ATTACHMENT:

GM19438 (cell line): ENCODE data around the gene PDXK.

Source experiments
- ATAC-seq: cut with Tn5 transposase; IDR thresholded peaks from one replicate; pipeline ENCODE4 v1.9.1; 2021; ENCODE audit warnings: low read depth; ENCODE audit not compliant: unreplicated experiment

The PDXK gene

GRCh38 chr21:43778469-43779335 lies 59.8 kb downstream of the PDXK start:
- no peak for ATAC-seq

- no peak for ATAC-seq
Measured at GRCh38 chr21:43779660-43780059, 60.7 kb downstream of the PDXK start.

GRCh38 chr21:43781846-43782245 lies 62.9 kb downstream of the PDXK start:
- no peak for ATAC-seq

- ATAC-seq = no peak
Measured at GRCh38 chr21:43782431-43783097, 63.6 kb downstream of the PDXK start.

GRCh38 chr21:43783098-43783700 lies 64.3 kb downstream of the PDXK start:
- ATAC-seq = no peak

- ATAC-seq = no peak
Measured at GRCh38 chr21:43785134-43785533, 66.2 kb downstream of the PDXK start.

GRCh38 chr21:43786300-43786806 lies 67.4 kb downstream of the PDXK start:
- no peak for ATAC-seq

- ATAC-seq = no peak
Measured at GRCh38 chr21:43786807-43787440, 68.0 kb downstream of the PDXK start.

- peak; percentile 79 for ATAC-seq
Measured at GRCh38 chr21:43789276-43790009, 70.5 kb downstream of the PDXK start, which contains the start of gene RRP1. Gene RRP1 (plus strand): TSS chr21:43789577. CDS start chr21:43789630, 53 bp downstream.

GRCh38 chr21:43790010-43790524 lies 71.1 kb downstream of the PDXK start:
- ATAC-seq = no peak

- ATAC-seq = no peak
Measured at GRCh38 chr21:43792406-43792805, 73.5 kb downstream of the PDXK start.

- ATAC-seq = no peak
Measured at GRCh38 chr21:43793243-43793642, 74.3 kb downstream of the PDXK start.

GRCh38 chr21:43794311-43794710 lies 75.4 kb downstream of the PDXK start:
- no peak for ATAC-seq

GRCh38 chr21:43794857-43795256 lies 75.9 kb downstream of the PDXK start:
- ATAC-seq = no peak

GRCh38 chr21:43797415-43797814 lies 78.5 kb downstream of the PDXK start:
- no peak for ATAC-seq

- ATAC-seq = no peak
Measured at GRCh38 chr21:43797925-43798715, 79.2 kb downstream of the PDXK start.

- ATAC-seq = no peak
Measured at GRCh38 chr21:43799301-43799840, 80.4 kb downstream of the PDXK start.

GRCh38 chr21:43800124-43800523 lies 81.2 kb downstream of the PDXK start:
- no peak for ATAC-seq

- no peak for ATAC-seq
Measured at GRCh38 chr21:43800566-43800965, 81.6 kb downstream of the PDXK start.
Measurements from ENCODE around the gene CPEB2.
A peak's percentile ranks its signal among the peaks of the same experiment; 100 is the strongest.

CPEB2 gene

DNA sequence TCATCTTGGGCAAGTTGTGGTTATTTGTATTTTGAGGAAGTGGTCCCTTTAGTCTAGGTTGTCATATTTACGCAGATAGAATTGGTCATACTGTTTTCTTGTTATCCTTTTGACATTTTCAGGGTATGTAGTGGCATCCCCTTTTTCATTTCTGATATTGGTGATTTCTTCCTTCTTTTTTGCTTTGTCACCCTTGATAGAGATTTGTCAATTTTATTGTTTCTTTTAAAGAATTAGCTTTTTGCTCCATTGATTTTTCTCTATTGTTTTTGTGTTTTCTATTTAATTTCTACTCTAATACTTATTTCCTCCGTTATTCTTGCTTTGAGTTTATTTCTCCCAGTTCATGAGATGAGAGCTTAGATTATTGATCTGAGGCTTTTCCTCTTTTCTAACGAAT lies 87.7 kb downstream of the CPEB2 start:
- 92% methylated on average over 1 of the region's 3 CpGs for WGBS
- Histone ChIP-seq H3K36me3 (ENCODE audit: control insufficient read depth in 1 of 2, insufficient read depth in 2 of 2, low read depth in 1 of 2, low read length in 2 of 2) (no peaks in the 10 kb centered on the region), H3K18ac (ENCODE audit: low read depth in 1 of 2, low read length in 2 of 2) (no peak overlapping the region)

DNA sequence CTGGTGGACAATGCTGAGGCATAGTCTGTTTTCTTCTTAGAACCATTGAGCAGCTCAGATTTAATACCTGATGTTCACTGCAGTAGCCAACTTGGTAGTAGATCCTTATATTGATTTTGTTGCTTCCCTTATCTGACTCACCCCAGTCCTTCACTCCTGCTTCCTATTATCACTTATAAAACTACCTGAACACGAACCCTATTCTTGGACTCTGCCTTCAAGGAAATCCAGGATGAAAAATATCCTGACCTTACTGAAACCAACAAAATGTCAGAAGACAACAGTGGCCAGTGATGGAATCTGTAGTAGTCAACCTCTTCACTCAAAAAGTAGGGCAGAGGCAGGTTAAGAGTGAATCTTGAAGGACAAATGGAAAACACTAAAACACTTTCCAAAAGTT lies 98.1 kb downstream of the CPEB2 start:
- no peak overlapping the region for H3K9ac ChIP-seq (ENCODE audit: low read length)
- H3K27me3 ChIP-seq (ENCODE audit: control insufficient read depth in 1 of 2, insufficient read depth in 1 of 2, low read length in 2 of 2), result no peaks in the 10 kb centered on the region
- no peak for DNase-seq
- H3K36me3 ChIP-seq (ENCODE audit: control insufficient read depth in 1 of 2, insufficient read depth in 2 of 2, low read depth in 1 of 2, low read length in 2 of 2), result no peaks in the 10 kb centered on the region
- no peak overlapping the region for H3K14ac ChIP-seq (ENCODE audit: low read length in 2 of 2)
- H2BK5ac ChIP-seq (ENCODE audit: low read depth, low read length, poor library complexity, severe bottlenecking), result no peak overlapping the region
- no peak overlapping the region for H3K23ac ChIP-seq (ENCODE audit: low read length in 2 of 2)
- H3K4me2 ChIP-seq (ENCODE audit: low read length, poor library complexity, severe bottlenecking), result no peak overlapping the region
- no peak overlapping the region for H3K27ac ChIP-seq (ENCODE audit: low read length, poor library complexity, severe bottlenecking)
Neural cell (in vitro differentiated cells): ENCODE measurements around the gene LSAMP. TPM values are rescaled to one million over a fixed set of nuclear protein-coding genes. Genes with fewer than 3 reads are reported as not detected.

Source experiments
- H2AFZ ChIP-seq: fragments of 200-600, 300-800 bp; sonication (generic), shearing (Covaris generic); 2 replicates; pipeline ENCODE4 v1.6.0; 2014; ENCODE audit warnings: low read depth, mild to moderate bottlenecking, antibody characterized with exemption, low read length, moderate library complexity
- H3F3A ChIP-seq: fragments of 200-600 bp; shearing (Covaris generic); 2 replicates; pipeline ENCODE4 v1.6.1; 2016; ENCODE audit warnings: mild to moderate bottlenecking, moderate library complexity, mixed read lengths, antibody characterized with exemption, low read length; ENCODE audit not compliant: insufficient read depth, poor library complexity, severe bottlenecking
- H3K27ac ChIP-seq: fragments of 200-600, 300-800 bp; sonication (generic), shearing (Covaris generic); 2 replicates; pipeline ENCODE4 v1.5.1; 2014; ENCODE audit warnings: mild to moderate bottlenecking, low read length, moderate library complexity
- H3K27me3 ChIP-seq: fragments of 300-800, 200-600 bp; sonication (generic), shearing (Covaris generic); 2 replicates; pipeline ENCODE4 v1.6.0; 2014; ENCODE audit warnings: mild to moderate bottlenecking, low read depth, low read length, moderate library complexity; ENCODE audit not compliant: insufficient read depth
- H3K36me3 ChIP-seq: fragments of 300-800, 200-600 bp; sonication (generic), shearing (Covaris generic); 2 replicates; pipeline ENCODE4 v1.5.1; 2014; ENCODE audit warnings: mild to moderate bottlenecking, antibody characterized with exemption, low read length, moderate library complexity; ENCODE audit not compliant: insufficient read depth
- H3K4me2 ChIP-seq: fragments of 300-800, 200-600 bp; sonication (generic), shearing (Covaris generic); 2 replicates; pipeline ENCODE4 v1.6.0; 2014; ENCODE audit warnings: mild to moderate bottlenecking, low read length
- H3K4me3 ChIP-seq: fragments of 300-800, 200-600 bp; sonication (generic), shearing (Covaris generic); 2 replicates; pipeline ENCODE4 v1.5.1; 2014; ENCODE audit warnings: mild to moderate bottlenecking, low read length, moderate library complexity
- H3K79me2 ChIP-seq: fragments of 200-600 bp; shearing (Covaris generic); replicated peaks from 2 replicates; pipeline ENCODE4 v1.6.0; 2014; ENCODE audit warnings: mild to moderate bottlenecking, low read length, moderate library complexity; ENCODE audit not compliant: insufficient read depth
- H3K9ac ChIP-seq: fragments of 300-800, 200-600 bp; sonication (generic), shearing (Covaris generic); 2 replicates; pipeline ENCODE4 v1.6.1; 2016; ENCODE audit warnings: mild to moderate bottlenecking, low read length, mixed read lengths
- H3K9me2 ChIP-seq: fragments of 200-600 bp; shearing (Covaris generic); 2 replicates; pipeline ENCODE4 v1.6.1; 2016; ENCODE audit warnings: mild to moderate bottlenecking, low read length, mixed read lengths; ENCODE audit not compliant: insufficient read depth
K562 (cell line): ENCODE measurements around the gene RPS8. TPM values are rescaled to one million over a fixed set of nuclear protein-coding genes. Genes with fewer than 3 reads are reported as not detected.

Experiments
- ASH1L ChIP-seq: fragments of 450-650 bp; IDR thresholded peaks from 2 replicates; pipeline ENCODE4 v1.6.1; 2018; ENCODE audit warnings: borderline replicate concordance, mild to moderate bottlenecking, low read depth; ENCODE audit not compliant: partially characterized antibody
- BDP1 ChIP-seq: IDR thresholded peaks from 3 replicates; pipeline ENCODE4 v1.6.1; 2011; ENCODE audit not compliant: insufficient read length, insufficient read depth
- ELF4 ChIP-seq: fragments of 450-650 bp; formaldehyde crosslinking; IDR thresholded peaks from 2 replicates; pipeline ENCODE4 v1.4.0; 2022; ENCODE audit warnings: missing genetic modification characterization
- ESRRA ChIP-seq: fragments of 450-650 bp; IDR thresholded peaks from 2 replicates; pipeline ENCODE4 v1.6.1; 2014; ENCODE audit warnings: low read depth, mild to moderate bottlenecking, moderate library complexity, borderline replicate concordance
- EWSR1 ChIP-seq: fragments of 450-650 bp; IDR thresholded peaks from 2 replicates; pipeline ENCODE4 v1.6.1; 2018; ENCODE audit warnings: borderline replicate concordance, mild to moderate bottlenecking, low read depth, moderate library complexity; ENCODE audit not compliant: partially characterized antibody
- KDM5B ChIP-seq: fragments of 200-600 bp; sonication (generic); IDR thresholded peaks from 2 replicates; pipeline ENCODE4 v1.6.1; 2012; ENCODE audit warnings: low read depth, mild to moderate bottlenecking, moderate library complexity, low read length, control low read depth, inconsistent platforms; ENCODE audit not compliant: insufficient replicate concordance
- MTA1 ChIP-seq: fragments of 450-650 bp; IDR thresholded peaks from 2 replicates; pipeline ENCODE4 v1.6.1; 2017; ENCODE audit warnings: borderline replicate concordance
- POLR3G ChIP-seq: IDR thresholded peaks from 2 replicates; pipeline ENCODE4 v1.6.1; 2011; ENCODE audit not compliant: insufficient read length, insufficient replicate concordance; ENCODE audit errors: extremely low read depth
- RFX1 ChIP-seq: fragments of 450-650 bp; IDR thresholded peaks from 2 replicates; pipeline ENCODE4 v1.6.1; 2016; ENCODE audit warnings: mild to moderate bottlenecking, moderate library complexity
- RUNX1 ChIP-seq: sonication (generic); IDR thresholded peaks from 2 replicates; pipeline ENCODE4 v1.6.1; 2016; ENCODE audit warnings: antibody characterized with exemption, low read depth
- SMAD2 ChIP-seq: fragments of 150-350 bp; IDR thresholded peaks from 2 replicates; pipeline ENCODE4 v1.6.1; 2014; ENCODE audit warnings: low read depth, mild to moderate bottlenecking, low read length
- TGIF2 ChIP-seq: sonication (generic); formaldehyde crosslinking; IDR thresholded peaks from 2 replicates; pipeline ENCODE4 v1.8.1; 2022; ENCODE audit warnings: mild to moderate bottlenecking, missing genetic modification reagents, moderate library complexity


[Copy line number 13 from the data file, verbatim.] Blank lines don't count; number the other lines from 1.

GRCh38 chr21:43783098-43783700 lies 64.3 kb downstream of the PDXK start: